Bill to toughen up bail crosses the first hurdle

NZ Herald 11 May 2012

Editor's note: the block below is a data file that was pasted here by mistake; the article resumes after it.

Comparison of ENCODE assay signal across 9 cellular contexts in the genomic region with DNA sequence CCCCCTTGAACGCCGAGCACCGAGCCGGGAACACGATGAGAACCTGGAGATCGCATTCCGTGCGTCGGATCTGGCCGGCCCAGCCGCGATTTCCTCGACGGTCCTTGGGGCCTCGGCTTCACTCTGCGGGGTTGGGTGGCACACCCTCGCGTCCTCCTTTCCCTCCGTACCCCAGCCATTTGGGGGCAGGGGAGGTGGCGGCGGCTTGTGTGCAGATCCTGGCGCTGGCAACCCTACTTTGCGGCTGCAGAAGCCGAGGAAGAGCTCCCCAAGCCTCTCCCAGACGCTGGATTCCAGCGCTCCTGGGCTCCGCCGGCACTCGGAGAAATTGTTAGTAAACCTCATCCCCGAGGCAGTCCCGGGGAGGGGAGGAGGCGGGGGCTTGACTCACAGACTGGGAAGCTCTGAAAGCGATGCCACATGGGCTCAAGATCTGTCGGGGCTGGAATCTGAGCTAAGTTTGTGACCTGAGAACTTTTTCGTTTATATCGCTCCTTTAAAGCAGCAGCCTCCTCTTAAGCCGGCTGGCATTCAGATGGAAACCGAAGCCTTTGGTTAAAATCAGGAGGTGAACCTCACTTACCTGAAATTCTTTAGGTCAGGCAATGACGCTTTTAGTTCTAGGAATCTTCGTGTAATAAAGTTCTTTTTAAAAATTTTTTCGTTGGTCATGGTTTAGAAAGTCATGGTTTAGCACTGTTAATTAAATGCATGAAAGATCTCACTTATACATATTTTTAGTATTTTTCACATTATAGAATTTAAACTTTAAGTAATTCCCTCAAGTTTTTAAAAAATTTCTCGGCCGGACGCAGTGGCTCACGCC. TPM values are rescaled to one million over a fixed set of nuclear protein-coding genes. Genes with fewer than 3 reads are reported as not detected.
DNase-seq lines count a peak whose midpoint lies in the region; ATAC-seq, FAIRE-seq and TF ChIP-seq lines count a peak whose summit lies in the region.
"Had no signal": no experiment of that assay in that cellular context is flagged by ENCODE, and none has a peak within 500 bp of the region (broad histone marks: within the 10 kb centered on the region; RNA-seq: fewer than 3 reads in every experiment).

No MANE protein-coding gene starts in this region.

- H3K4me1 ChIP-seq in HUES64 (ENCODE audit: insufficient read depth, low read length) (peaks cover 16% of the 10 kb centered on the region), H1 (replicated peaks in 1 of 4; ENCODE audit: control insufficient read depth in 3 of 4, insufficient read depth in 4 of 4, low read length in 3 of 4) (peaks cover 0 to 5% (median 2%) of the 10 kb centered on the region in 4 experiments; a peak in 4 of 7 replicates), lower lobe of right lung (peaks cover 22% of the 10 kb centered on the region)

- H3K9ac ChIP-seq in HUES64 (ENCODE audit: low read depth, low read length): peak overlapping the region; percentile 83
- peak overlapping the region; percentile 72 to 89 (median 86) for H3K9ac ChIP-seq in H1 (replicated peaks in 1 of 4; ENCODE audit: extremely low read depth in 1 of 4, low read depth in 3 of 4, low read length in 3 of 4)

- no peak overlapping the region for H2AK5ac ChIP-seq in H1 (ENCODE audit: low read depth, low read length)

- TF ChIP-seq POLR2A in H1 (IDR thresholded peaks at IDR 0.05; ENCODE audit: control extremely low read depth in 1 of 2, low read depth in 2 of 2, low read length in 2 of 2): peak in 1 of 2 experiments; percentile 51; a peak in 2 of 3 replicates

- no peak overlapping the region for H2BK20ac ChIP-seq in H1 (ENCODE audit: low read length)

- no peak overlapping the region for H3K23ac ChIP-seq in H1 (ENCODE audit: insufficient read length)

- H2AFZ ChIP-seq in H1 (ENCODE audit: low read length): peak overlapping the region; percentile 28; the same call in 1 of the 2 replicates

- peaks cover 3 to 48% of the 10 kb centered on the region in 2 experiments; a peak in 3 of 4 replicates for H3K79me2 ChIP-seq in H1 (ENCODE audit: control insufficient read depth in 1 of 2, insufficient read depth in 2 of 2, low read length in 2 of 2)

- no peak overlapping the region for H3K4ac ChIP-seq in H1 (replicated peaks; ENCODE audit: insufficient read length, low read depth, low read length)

People charged with serious crimes would have to prove they can be trusted out at large. A bill which makes it more difficult for serious violent, sexual or Class A drug offenders to get bail has been backed in Parliament at its first reading. If the amendments become law, people charged with serious crimes would have to prove to the Crown they would not be a threat to public safety if allowed out of custody. This change reverses the burden of proof for bail cases involving serious offences. At present, it is usually the prosecutor’s responsibility to prove a defendant should not get bail. The bill was passed yesterday by a vote of 105 in favour to 15 against. National, United Future, Act, the Maori Party and Labour supported the bill and Greens and Mana opposed it. The first reading followed the launch of a community movement called “Christie’s Law” which aimed to tighten bail laws. It was created by the Sensible Sentencing Trust and the parents of Christie Marceau, who was allegedly killed by 19-year-old Akshay Chand.

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